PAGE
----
South East Wales

A4232 reopens after chemical tanker crash in Cardiff

The road is shut between junction 33 of the M4 and Culverhouse Cross
Image caption The road was shut between junction 33 of the M4 and Culverhouse Cross on the A4232

A tanker carrying corrosive chemicals, which overturned and caused traffic delays around Cardiff, has been recovered and the road has reopened.

Emergency services were called to the incident on the A4232 near junction 33 of the M4 at 05:45 BST on Wednesday.

Repairs were carried out and both carriageways to Culverhouse Cross were reopened at about 11:55.

The Federation of Small Businesses said the incident "highlighted the fragility of Cardiff's transport infrastructure".

FSB Wales spokesman Rhodri Evans said: "Getting around Cardiff can be a challenge for our members on normal working days, but the crash today has had a significant knock-on impact for business across Cardiff.

"We need to find ways of reducing the strain on our roads network and finding other ways of getting people around our capital, particularly at peak times.

"Today's incident underlines why we need to start seeing progress on the proposed South Wales Metro system so that we have a more resilient transport system in Cardiff should this sort of incident occur in future."

The Welsh government said £77m was being invested in the first phase of the metro project and work was being carried out to develop the next phase.

A spokesperson added: "Securing additional investment from the European Structural Fund and private sector, together with the improvements to the Great Western Main Line and Valley Lines will deliver a step change in integrated transport for south Wales and provide a template for public transport across the whole of Wales."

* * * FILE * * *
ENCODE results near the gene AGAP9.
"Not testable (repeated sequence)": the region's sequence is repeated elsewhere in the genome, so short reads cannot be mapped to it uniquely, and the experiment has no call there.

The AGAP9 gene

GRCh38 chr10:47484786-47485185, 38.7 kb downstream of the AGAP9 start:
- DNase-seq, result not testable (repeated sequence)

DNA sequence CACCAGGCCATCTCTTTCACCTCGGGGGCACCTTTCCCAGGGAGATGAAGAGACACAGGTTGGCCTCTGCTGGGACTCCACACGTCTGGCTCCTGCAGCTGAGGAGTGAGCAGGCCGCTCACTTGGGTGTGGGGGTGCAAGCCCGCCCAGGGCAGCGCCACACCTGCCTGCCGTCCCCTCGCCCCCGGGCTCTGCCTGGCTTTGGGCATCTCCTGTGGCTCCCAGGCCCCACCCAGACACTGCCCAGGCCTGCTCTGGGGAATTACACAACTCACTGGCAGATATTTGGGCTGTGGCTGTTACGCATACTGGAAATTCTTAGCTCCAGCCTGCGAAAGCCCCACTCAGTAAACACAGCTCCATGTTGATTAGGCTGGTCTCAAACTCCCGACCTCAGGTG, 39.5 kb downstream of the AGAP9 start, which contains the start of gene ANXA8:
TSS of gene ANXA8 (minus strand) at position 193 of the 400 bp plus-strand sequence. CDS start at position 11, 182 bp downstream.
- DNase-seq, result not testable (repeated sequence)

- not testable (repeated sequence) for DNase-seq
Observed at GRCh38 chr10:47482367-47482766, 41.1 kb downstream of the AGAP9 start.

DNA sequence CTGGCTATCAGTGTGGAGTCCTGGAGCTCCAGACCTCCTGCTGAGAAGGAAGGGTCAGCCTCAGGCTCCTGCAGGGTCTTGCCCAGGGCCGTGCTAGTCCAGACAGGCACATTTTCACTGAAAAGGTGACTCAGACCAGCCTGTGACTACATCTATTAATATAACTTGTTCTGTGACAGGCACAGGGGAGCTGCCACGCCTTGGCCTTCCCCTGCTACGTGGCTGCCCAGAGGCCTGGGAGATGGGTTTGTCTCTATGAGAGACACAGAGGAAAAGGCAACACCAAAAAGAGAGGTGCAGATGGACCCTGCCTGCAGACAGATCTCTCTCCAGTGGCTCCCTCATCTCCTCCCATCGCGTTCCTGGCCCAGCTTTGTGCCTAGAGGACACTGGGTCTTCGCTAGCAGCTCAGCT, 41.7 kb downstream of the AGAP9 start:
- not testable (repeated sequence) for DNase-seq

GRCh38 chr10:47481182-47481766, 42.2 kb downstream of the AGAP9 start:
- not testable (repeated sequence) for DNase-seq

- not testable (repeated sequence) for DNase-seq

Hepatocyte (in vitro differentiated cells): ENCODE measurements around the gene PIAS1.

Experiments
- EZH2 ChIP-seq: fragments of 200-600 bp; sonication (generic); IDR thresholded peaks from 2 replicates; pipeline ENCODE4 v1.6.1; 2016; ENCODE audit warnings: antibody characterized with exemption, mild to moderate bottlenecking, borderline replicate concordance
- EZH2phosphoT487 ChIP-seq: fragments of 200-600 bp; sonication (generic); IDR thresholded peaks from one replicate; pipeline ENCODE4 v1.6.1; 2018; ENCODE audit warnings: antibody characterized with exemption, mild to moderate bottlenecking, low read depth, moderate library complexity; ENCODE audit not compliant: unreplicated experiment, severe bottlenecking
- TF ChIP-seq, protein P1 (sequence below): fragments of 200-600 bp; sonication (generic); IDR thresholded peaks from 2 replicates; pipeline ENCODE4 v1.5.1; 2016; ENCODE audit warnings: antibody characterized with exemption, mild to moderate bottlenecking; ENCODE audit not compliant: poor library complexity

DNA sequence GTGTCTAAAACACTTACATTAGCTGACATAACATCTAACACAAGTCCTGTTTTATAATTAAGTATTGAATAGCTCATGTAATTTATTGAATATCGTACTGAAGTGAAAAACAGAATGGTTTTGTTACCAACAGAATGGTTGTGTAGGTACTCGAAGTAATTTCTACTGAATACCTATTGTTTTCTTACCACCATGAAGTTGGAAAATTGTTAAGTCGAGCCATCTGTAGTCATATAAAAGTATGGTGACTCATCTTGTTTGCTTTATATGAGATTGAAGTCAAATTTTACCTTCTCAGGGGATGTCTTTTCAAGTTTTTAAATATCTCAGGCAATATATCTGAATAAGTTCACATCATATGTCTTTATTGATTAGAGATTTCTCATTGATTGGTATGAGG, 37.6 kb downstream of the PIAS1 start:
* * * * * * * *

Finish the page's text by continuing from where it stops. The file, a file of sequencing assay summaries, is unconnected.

Image caption The crash caused delays on surrounding roads, including the A470 five miles away in Rhondda Cynon Taff
Image copyright Twitter
Image caption Cardiff council tweeted earlier on Wednesday about the delays

The incident caused tailbacks in neighbouring counties, with motorists reporting delays of up to two hours.

Bus travel in and around the city was affected and pupils travelling to schools in Cardiff and Vale of Glamorgan were caught up in the delays.

Nikki Boniwell, who was travelling to Cardiff from Swansea, said her normal one-hour journey took two-and-a-half-hours.

Earlier on Wednesday, Jennie Griffiths, head of South Wales Fire and Rescue Service's control room, said crews were using specialist absorbent materials to contain and secure further spillage of the tanker's load on to the road.

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Media captionOne motorist told BBC Radio Wales' Jason Mohammad programme about his delayed journey
Image caption Commuters on the outskirts of Cardiff approaching Radyr were also affected

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